RN Y Van Zyl – Clinical Coordinator Infection Control and Dr J Taljaard – Infectious Disease Physician, Tygerberg Hospital
A 27-year-old male presents to a hospital emergency centre 1 week after returning from a visit to Malawi. He complains of mild diarrhoea and vomiting and a sore throat with difficulty in swallowing. He had not taken any malaria prophylaxis and reported swimming in Lake Malawi. On clinical examination, he appears dehydrated with a temperature of 39oC. Vitals: BP 96/57mmHg, pulse 109 beats/min. Examination of his throat reveals a thick, white exudative plaque on his tongue and nasopharynx. The clinician is unable to scrape the plaque off with a spatula. The urine dipstick shows 3+ protein and 2+ blood.
After blood cultures are taken, IV ceftriaxone 1 gram daily is started for possible sepsis, secondary to a severe upper respiratory tract infection.
Both rapid test and thick smear for malaria are negative. Microscopy of the urine is negative for schistosomiasis and the HIV EIA is also negative.
Blood results, however, show an acute kidney injury (creatinine = 725 µmol/L – normal range 64-104 µmol/L). On review, his renal function normalises upon rehydration. His clinical condition has, however, not improved.
The ENT consultant reviews the patient and considers diphtheria.
Pharyngeal swabs are taken and the patient is transferred to a tertiary care intensive care unit for specific and supportive treatment (standard and droplet transmission-based precautions).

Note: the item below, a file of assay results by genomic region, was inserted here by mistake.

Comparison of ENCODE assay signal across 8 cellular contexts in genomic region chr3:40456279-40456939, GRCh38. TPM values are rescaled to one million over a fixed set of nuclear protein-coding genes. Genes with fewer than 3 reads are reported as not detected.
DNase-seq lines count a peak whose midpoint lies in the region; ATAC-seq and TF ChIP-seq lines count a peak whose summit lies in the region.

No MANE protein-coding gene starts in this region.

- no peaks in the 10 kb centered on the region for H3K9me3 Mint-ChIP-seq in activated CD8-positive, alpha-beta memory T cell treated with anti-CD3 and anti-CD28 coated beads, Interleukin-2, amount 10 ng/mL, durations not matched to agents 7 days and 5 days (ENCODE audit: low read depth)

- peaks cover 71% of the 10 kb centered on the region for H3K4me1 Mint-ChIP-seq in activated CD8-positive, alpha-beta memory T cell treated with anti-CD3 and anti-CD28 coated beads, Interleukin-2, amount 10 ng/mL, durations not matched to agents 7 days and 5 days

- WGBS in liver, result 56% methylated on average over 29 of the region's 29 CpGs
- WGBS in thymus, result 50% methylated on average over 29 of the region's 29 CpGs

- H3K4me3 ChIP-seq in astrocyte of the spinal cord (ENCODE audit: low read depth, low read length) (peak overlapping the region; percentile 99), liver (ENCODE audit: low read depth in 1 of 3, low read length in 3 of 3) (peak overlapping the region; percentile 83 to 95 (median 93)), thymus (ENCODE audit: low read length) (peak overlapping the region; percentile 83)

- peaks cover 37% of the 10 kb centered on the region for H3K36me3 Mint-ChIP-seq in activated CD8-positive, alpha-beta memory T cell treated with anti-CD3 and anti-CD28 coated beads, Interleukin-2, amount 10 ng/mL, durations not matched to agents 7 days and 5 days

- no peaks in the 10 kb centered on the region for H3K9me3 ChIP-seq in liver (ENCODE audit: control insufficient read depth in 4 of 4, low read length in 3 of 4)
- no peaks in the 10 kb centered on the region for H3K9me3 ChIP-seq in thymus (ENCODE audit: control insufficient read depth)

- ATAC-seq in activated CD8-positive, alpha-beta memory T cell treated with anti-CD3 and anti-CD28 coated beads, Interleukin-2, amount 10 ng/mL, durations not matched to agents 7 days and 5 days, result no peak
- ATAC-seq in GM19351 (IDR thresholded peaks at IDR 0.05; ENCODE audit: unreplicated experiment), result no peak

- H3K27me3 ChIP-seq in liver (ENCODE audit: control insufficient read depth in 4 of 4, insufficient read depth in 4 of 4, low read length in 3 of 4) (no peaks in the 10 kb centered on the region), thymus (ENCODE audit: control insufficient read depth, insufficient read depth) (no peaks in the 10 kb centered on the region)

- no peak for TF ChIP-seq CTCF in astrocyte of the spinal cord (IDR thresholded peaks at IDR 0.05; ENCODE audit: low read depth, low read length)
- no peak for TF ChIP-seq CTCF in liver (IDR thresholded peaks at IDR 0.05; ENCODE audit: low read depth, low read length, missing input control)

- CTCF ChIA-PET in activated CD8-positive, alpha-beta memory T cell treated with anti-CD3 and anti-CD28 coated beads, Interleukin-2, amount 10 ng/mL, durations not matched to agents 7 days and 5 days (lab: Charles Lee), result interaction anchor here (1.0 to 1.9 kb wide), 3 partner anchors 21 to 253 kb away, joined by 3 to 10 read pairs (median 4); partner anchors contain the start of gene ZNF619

What are the clinical features of diphtheria?
Answer to Q1
Diphtheria may present in 2 clinical forms – respiratory (pharyngeal) diphtheria or cutaneous diphtheria. This patient was clinically diagnosed with respiratory/pharyngeal diphtheria because of the pseudo-membrane formation on his tongue and nasopharynxRespiratory/pharyngeal diphtheria: Mild to moderate disease with localised features and severe disease with systemic features.
Answer to Q2Route of transmission:
Answer to Q3Corynebacterium diphtheriae is not an invasive organism and usually only causes a mild localised inflammatory reaction. The main pathogenic feature of disease is the diphtheria toxin produced only by toxigenic strains. The toxin causes localised tissue necrosis associated with severe inflammation, swelling and ulceration. The hallmark of toxin production is the formation of a leather-like pseudomembrane. The life threatening systemic effects (mainly cardiac effects) of the toxin is caused by the absorption of the toxin into the bloodstream.
Answer to Q4Emergency treatment
Answer to Q5
Answer to Q6Adherence to EPI vaccination schedule including primary vaccinations with diphtheria toxoid containing vaccine, and booster vaccination at age 6 and 12 years is essential for the prevention of diphtheria.
Answer to Q7Management of contacts of persons with diphtheria:
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